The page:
Tag Archives: evangelizing

The Call to Evangelization has been Heralded by three Popes and the Clergy. So how do we answer their Call?

Evangelism                                                      en.wikipedia.org

By Larry Peterson

The term, “New Evangelization” was introduced by Pope St. John Paul II, back in 1983. This call to evangelize has been carried forward by Pope Benedict XVI and Pope Francis. Even today, our priests often tell us to go out and evangelize.

Evangelization by the laity makes sense. A simple way to understand the problem is to consider that only 22% of those who say they are Catholics attend Mass on Sunday. Incredibly, 70% of those that profess Catholicism do not believe in the Real Presence. Those two things, the Mass and the Real Presence, are the nucleus of our faith. How can so many be so lost yet still say they are Catholic?

We Catholics have heard much about how we must evangelize. Unfortunately, most Catholics still do not know how to do it. Most of us even avoid discussion with each other about controversial topics in the Church. Indeed, none of us are going to stand on a milk crate on a street corner, hold up a Bible, and say, “Repent, repent.” So…how should Catholics evangelize?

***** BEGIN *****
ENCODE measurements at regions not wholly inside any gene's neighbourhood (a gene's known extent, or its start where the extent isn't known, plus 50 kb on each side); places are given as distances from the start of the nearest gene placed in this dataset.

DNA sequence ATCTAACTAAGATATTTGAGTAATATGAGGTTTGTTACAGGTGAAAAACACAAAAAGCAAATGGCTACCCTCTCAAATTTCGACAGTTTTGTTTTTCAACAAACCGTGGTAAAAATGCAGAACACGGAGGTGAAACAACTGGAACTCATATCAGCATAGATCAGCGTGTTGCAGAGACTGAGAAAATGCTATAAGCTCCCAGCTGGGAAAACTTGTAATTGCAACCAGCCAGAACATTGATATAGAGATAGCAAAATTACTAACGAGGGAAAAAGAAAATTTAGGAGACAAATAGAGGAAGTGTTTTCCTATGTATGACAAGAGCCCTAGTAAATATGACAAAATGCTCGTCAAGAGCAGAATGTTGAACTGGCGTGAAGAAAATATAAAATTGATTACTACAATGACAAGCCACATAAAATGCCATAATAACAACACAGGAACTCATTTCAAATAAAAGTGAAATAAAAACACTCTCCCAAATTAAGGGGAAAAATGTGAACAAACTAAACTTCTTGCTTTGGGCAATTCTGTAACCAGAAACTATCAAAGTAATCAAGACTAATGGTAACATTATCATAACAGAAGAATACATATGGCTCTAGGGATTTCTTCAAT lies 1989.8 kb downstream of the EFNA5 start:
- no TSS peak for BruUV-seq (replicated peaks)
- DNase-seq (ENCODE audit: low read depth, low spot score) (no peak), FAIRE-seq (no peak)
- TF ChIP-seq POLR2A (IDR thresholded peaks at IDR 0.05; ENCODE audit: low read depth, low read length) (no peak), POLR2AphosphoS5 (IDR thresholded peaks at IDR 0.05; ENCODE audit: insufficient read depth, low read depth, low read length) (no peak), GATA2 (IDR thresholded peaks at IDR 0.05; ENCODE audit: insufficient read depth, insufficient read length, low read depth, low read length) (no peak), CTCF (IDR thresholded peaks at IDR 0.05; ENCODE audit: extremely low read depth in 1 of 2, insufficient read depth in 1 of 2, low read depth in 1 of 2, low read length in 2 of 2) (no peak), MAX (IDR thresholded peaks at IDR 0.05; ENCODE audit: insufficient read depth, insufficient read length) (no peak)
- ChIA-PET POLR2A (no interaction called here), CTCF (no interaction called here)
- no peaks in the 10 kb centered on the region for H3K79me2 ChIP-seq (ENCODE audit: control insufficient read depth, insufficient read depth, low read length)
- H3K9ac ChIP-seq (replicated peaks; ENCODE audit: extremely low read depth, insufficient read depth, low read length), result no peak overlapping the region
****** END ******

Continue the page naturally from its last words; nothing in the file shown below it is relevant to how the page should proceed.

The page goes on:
The first thing we must realize is that we are part of a team The name of the team is Catholic/Christian. The owner and general manager is Jesus  The next position is that of“coach.” There are different coaching levels such as cardinals and bishops. But we, the laity, have one regular weekly coach. He would be the priest saying the Sunday Mass we attend.

Standing at the ambo after reading the Gospel, he could prepare us for the week ahead. The ambo is his “bully pulpit,” meaning he can say anything he wants. The good part for him is that no one will say anything back or challenge him (at least I have never seen that happen). He would be our coach, and we parishioners, his team.

When we leave  Church, that should mean  the kickoff has been made and  it is “game on.”  We, the members of the coach’s team, will primarily and foremost behave according to the commandments. They are what we should treat as the “fundamentals.”  However, we need to know more than the fundamentals. We need “coach” to talk to us about what is going on within the church and is on everyone’s mind. We need to know how to confront the other team’s game plan. By the way, the other team members consist of all those who reject and/or have fallen away from our faith.